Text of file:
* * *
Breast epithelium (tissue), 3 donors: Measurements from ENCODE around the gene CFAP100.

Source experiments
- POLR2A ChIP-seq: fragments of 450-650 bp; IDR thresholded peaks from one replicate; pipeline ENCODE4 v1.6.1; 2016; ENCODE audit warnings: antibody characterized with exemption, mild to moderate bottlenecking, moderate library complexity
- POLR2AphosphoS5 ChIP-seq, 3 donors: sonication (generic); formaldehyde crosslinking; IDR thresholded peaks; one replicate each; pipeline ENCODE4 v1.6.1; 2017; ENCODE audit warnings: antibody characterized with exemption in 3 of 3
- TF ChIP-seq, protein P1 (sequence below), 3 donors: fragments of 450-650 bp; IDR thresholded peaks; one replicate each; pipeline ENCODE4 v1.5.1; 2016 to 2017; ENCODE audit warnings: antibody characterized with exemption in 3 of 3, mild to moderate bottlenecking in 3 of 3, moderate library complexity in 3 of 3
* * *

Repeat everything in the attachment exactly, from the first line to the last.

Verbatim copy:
Breast epithelium (tissue), 3 donors: Measurements from ENCODE around the gene CFAP100.

Source experiments
- POLR2A ChIP-seq: fragments of 450-650 bp; IDR thresholded peaks from one replicate; pipeline ENCODE4 v1.6.1; 2016; ENCODE audit warnings: antibody characterized with exemption, mild to moderate bottlenecking, moderate library complexity
- POLR2AphosphoS5 ChIP-seq, 3 donors: sonication (generic); formaldehyde crosslinking; IDR thresholded peaks; one replicate each; pipeline ENCODE4 v1.6.1; 2017; ENCODE audit warnings: antibody characterized with exemption in 3 of 3
- TF ChIP-seq, protein P1 (sequence below), 3 donors: fragments of 450-650 bp; IDR thresholded peaks; one replicate each; pipeline ENCODE4 v1.5.1; 2016 to 2017; ENCODE audit warnings: antibody characterized with exemption in 3 of 3, mild to moderate bottlenecking in 3 of 3, moderate library complexity in 3 of 3